An Anatomy Of Humor

FOR those of us who are not, except inadvertently, funny, humor can be a serious matter. But at least we can take a moment with the new year to acknowledge the role of comedy in public life.

The Queen of England summed up 1992 as a royal fiasco - her children's marriages in disarray, Windsor Castle burned. Instead of an annus mirabilis, the term for a crucial or pivotal year often invoked on solemn public occasions, she called it an annus horribilis, one to be forgotten. This humorous twist showed the Queen able to rise above the indignity of having nowhere to hide. This is the Queen with all the curiosity and bustle about her, as well as her little corgis. Disappointed but not in the mopes.

Even Ronald Reagan's critics appreciated how he could cheer up a nation, quipping to an emergency room staff after he'd been shot, "I hope you're all Republicans."

Humor is therapeutic. Norman Cousins, the journalist and man of peace, told how he'd recovered from a serious illness by watching classic comedy films. Laughter overcame the grimness around him.

George Horwood, former English department head at Medford High, a suburban Boston school recently torn by racial strife, used to recommend one good belly laugh every day to keep a school community in good working order.

Edward De Bono, the management consultant who came up with the idea of "lateral thinking," calls humor "by far the most significant behavior" of human thought. In "Serious Creativity" (Harper Business, $22), published last June, De Bono argues that humor's twists into the unexpected best describe the mind's process of forays and interventions that we commonly call "creativity." And he outlines a process for fostering the kinds of challenging hypotheses needed to regenerate organizations.

"Humors" refer to the range of dispositions from anger to melancholy, once thought to dominate individuals. They could also be said to dominate organizations and societies.

Right now our collective sense of humor is in a messy state. Our popular culture is caught in a purgatory between tragedy and comedy. Where would you put the three television networks' versions of the Amy Fisher story?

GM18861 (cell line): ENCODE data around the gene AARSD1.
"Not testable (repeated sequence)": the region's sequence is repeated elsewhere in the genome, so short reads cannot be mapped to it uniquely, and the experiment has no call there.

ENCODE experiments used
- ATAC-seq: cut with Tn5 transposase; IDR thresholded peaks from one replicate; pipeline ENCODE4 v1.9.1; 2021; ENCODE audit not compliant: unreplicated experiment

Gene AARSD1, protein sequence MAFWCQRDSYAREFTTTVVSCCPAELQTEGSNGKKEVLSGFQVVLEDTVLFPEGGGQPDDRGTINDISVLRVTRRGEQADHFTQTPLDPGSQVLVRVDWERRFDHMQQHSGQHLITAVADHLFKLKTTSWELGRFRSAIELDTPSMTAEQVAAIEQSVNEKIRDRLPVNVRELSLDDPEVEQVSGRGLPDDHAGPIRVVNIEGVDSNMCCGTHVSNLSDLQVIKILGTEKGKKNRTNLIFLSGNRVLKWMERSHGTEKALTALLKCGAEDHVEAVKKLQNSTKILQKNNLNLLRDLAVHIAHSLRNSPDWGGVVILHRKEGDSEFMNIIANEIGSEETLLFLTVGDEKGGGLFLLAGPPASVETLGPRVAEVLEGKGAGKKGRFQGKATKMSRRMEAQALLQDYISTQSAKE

De Bono, Cousins, the Queen are right: Humor helps us think better.

I learned in college that listening to some kinds of music frustrated my attempts to study. Music is another form of language. It may or may not have verbal counterpart. On my day off, when I plan and outline the meetings and activities of the week ahead, I often listen to Rossini's Barber of Seville (London CD, with Nucci and Bartoli, conducted by Patane). Over and over. Particularly the finale to the second act. The performance is funny and good humored, musically complex and surprising.

De Bono warns against the current fad of getting in touch with one's feelings as an organizational self-help device. Some of the feelings one might get in touch with are better left dormant. There is a discipline to humor and creativity, an intelligence that should not be let go of.

Humor can be disliked by those in authority because it cannot be controlled. It is a liberation movement. Comics are often the first to catch the scent of scandal, pretense. A wise leader invites humor as a useful early warning system.

A sense of humor marks a consciousness in good working order. For consistency, the frame of reference should be comedic: It should expect the outcomes of life to lead to a positive conclusion. This can take inventiveness of the highest order. Dante could call his literary odyssey through human experience, from hell to heaven, "The Divine Comedy" despite the outrageous sufferings and rivalries he recorded.

Tragedy, in public policy, would imply that environmental decline, mass hunger, old ethnic antagonisms, cannot be reversed. Comedy is the feeling that no matter what we go through, we will prevail.

If we cannot all be funny this new year, at least we can try to set our expectations to more positive outcomes.

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